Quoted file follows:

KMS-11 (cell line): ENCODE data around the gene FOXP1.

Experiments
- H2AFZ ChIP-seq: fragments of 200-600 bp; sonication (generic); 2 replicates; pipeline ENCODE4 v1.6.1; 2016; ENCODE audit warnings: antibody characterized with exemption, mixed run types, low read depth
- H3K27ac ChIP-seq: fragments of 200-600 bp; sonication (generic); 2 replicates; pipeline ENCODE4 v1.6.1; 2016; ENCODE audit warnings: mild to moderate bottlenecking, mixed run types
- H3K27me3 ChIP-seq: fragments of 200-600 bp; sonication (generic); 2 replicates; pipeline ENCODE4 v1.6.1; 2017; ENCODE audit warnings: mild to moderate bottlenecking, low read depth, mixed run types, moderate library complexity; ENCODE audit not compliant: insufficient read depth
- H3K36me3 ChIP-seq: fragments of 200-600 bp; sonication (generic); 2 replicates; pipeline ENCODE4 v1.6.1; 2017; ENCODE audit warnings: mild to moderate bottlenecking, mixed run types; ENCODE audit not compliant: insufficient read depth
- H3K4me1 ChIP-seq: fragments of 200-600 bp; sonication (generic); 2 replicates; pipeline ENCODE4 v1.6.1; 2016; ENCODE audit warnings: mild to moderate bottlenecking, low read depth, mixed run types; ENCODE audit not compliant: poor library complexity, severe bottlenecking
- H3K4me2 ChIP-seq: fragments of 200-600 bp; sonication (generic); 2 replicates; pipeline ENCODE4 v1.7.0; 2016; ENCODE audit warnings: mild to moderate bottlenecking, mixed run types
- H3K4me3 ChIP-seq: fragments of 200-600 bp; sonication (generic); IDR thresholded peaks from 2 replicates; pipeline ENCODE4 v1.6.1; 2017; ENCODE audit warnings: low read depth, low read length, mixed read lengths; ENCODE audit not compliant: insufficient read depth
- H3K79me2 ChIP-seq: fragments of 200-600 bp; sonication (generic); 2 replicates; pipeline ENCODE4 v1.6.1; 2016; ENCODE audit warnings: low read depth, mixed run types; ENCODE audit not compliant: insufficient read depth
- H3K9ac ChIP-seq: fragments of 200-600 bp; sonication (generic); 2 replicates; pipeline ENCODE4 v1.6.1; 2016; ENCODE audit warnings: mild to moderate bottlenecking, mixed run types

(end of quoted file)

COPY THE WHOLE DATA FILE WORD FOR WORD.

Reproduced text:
KMS-11 (cell line): ENCODE data around the gene FOXP1.

Experiments
- H2AFZ ChIP-seq: fragments of 200-600 bp; sonication (generic); 2 replicates; pipeline ENCODE4 v1.6.1; 2016; ENCODE audit warnings: antibody characterized with exemption, mixed run types, low read depth
- H3K27ac ChIP-seq: fragments of 200-600 bp; sonication (generic); 2 replicates; pipeline ENCODE4 v1.6.1; 2016; ENCODE audit warnings: mild to moderate bottlenecking, mixed run types
- H3K27me3 ChIP-seq: fragments of 200-600 bp; sonication (generic); 2 replicates; pipeline ENCODE4 v1.6.1; 2017; ENCODE audit warnings: mild to moderate bottlenecking, low read depth, mixed run types, moderate library complexity; ENCODE audit not compliant: insufficient read depth
- H3K36me3 ChIP-seq: fragments of 200-600 bp; sonication (generic); 2 replicates; pipeline ENCODE4 v1.6.1; 2017; ENCODE audit warnings: mild to moderate bottlenecking, mixed run types; ENCODE audit not compliant: insufficient read depth
- H3K4me1 ChIP-seq: fragments of 200-600 bp; sonication (generic); 2 replicates; pipeline ENCODE4 v1.6.1; 2016; ENCODE audit warnings: mild to moderate bottlenecking, low read depth, mixed run types; ENCODE audit not compliant: poor library complexity, severe bottlenecking
- H3K4me2 ChIP-seq: fragments of 200-600 bp; sonication (generic); 2 replicates; pipeline ENCODE4 v1.7.0; 2016; ENCODE audit warnings: mild to moderate bottlenecking, mixed run types
- H3K4me3 ChIP-seq: fragments of 200-600 bp; sonication (generic); IDR thresholded peaks from 2 replicates; pipeline ENCODE4 v1.6.1; 2017; ENCODE audit warnings: low read depth, low read length, mixed read lengths; ENCODE audit not compliant: insufficient read depth
- H3K79me2 ChIP-seq: fragments of 200-600 bp; sonication (generic); 2 replicates; pipeline ENCODE4 v1.6.1; 2016; ENCODE audit warnings: low read depth, mixed run types; ENCODE audit not compliant: insufficient read depth
- H3K9ac ChIP-seq: fragments of 200-600 bp; sonication (generic); 2 replicates; pipeline ENCODE4 v1.6.1; 2016; ENCODE audit warnings: mild to moderate bottlenecking, mixed run types